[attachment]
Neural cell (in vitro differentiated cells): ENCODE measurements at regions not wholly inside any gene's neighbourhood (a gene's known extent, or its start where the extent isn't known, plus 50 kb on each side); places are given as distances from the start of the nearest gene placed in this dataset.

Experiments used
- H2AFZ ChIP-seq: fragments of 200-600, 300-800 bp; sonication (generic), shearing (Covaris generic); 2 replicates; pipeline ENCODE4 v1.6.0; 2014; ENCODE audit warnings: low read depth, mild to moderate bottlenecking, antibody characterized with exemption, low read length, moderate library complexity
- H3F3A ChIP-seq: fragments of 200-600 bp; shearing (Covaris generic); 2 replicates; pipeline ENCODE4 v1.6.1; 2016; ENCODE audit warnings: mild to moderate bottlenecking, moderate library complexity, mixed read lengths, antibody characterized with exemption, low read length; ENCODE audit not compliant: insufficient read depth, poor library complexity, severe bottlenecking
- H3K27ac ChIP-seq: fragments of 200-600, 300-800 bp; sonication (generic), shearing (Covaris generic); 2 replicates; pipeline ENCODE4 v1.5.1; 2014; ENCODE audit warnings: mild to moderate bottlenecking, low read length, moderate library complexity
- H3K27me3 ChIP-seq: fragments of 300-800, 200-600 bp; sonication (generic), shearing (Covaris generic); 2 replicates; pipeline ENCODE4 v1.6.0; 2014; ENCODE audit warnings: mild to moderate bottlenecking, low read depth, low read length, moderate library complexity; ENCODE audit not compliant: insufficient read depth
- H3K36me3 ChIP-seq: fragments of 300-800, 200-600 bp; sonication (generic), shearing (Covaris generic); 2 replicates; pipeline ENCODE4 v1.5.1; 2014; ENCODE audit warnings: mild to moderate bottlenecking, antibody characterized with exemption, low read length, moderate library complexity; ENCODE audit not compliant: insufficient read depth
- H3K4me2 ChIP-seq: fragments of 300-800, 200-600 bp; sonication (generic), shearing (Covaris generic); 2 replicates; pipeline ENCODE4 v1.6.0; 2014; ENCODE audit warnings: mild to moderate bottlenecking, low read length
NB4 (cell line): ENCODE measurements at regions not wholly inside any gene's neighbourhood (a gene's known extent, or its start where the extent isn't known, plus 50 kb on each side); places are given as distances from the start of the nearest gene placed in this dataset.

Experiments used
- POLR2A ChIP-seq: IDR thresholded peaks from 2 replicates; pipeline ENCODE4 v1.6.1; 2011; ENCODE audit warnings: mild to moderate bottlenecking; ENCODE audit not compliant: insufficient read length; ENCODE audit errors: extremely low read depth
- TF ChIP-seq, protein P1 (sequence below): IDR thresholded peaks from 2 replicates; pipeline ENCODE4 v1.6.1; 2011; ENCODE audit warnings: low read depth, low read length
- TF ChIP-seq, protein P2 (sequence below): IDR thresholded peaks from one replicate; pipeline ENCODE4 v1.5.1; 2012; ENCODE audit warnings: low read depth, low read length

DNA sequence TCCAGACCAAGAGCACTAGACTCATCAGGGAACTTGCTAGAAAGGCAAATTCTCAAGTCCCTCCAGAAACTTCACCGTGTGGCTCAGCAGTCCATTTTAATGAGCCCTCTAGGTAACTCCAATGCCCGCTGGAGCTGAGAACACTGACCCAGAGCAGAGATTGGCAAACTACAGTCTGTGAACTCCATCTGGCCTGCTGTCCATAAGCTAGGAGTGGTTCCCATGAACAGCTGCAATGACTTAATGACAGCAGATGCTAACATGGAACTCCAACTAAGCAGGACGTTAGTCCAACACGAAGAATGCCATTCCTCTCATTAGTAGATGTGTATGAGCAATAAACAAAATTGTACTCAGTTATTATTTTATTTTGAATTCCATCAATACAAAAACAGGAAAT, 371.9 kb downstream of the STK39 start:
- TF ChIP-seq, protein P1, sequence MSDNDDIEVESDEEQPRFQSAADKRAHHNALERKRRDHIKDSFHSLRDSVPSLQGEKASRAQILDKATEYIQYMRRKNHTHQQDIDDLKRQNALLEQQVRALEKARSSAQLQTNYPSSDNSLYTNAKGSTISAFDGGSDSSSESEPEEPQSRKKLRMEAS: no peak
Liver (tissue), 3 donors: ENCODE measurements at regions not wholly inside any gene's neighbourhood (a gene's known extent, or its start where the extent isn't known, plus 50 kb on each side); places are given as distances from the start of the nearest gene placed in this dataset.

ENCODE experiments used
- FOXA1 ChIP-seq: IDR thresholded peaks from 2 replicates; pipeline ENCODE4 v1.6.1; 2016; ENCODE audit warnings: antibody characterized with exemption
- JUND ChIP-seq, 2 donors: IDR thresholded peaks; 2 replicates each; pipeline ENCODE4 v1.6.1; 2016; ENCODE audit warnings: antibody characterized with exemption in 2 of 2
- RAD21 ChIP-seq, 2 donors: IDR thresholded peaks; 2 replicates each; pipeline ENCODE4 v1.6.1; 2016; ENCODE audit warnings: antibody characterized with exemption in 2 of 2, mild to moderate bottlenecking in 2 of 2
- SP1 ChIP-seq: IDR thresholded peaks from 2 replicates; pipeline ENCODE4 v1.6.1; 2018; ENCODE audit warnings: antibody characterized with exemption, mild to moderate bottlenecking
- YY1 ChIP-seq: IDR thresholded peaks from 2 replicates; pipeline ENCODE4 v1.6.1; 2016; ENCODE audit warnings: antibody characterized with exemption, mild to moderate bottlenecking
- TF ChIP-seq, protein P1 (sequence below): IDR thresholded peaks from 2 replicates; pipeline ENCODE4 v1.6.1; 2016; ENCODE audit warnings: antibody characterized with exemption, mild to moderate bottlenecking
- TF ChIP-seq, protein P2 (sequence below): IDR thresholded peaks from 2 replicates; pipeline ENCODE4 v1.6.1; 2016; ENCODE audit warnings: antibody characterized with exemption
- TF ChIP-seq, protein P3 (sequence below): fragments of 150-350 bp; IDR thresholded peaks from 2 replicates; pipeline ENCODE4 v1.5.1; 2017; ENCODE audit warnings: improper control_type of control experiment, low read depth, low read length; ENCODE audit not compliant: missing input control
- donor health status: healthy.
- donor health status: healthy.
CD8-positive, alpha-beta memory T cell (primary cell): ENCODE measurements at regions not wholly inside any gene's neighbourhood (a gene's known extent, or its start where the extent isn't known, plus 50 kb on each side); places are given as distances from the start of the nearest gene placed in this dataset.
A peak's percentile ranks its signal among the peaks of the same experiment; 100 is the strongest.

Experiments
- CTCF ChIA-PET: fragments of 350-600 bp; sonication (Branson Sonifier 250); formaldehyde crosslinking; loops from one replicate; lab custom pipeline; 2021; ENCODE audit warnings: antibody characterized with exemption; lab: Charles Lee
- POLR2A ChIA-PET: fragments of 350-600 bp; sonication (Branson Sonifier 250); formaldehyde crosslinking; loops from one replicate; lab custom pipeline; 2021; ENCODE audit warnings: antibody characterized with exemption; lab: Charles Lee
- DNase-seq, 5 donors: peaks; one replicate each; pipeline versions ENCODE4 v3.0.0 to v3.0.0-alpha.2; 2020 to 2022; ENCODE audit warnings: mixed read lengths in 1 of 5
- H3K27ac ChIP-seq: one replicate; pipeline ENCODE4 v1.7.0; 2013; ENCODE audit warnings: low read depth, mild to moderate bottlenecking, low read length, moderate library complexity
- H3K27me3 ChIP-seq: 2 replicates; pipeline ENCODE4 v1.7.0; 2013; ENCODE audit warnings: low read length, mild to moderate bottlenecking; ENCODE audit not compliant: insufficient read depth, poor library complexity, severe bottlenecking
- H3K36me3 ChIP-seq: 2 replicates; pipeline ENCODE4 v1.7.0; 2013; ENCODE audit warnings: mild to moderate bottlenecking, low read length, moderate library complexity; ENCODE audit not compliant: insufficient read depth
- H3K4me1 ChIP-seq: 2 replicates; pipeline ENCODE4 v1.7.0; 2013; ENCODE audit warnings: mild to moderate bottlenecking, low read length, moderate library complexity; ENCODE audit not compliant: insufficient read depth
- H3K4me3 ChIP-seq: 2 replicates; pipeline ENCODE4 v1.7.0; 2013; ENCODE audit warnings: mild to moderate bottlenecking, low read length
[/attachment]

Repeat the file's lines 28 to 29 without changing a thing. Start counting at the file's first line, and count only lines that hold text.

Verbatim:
CD8-positive, alpha-beta memory T cell (primary cell): ENCODE measurements at regions not wholly inside any gene's neighbourhood (a gene's known extent, or its start where the extent isn't known, plus 50 kb on each side); places are given as distances from the start of the nearest gene placed in this dataset.
A peak's percentile ranks its signal among the peaks of the same experiment; 100 is the strongest.